Submachine gun of the Degtyarev system, model 1940 (PPD-40).

Degtyarev submachine guns PPD-34 and PPD-40

In the 30s XX century In many countries around the world, great attention was paid to the development and improvement of submachine guns. This was due to the fact that this type of weapon had an extremely simple design and had a high rate of fire. At the same time, as practice has shown, the effective firing range of submachine guns was extremely short, so they were not able to completely replace the rifle. Thus, there could be no question of accepting them as the main model of infantry weapons. Almost everywhere, both rifles and submachine guns were in service - two very different types of weapons that fired different cartridges. A similar situation with a new type of weapon developed in the Soviet Union.

The development of this type of small arms, such as a submachine gun, began in the Soviet Union only in 1925. The impetus was the military reform to rearm the Red Army, carried out by the Soviet government after summarizing the experience of the First World War and the Civil War. It is believed that the first example of a Soviet submachine gun (in those years called a “pistol-carbine”) was created by F.V. Tokarev already in 1927. Following him, in 1929, V.A. presented his sample of a submachine gun for testing. Degtyarev. The weapon had much in common with the design of the light machine gun he created in 1927 - a semi-free bolt with lugs extending to the sides, a similar design of the receiver and disk magazine with a capacity of 22 rounds. During the tests, both models showed good firing characteristics and withstood competition with the MP 18 submachine gun of the German designer H. Schmeisser. However, they had a main drawback - they were designed to use a low-performance revolver cartridge of the Nagant system (7.62x39 mm), while the Soviet Union had already adopted a Mauser converted to a three-line caliber (original caliber 7.63x 24 mm) pistol cartridge 7.62×25 TT (TT - from the name of the Tokarev system pistol in which it was used).

The new cartridge was developed in 1929 on the instructions of the Artillery Committee based on the requirements for modern small arms. It fully ensured reliable defeat of the enemy in close combat, had sufficient bullet penetration at a distance of up to 500 m and at the same time was lighter, had smaller dimensions and low recoil energy. The appearance of such a cartridge opened up wide opportunities for Soviet gunsmiths to create new unified models of small arms that, in comparison with classic rifles, are lighter, more compact, faster-firing, with a large magazine capacity, and at the same time simpler, more economical and quite reliable.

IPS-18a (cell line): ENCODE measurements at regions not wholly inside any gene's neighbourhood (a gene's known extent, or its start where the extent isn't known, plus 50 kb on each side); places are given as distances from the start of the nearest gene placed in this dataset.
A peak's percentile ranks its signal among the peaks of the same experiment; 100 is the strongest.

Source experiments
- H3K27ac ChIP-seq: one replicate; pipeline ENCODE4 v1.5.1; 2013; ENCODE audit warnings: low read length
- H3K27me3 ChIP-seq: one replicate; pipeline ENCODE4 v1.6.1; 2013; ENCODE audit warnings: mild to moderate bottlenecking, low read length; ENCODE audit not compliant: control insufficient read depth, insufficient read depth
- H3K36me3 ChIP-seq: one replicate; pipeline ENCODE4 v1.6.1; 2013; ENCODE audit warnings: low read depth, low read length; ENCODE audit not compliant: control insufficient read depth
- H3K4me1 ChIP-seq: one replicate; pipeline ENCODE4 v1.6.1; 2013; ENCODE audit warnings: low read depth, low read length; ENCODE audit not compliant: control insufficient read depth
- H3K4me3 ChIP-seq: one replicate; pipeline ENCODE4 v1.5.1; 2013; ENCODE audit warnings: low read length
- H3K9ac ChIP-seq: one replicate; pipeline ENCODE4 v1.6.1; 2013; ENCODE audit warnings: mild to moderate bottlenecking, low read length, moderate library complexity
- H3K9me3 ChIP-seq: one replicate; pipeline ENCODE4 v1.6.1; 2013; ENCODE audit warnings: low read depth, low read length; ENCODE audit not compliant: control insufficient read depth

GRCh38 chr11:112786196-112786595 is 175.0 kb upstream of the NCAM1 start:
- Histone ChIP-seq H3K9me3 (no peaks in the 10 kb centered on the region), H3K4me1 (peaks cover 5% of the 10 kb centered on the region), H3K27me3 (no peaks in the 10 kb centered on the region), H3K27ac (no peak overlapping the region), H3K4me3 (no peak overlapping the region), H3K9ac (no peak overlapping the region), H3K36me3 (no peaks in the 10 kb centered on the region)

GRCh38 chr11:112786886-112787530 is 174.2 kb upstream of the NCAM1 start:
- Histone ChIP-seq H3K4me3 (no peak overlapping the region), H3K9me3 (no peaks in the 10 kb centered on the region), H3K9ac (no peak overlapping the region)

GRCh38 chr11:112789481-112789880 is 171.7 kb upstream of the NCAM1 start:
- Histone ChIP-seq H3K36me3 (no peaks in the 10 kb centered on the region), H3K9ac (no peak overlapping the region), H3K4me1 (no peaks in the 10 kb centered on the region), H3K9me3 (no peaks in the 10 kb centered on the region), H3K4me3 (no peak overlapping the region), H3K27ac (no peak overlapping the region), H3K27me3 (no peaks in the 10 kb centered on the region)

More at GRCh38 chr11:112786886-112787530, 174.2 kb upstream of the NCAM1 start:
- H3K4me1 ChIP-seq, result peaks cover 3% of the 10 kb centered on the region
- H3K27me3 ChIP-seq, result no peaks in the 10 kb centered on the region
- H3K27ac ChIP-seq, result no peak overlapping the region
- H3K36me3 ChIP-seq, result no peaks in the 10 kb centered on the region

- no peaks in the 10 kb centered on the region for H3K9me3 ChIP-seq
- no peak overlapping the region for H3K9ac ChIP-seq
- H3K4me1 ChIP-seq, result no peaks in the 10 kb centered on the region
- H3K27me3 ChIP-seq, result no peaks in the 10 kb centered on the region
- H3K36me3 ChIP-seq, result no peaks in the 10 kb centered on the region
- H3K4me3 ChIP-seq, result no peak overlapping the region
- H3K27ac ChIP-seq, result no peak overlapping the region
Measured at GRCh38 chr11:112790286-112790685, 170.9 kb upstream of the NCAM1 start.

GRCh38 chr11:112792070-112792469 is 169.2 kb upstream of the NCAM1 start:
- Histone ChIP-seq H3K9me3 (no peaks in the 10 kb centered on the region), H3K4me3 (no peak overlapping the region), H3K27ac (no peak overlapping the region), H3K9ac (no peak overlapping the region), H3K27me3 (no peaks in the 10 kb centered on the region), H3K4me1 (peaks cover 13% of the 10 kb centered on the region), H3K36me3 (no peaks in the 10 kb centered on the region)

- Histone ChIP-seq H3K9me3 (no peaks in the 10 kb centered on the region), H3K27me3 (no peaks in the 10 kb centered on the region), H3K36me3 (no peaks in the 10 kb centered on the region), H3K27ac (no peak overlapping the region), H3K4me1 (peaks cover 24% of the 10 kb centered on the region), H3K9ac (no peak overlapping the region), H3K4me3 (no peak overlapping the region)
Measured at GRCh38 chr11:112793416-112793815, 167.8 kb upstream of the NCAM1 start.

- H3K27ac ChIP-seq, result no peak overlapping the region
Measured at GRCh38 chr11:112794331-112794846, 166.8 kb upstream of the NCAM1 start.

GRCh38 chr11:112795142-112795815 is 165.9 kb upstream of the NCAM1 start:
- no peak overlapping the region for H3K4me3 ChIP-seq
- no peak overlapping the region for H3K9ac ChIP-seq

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Degtyarev became the first inventor who modernized his submachine gun to use a new cartridge, which made it easier to supply troops with ammunition, and in production the barrels for the TT and the submachine gun were made on the same equipment.

As a result, its improved model was put into service in July 1935 under the designation PPD-34 (Degtyarev system submachine gun model 1934). Unlike the model arr. 1929 PPD-34 had automation, the operation of which was carried out by using the recoil energy of the free shutter. Due to the lack of experience in using submachine guns in combat conditions, as well as due to a number of their inherent disadvantages, expressed in the limited range of effective fire and, according to popular opinion, too much ammunition consumption, the PPD-34 did not receive proper evaluation in the army .

Tactical and technical characteristics of the PPD-34 submachine gun

The armament of infantry with this type of weapon proceeded very slowly. Just as in many European countries submachine guns were viewed with distrust, the Soviet military command could not reach a consensus regarding the mass use of this type of weapon. Some representatives of the Soviet government and generals not only expressed dissatisfaction with the insufficient firing range, but also generally questioned the advisability of using submachine guns and objected to their widespread use. This led to the fact that the production of PPD-34 was not given enough attention and even various types of restrictions were introduced.

Ultimately, the erroneous classification of submachine guns as purely “police weapons” led to the fact that, starting in February 1939, the production of PPD-34 was discontinued. Soon they were not only removed from service with the rifle units of the Red Army, but were even removed from the troops and transferred to warehouses. The main argument in favor of this action was that the repeating rifles of the Mosin system had better fighting qualities. According to approximate data, in total during the period from 1934 to 1939, no more than 5,000 PPD submachine guns mod. 1934

However, already at the beginning of the Soviet-Finnish war, the attitude towards submachine guns changed dramatically. Finnish infantrymen, armed with Suomi submachine guns, created such effective fire that the leadership of the Red Army was forced to urgently organize the delivery of PPD-34 to the front line and resume their production. In the shortest possible time, all PPD-34 stored in warehouses and confiscated from border guards were delivered to the front by plane. The production of submachine guns was transferred to a three-shift operating mode using all equipment. In addition, according to some data, rifle units manufactured in the 1920s entered service with the rifle units involved in the conflict. automatic rifles (machine guns) of the Fedorov system mod. 1916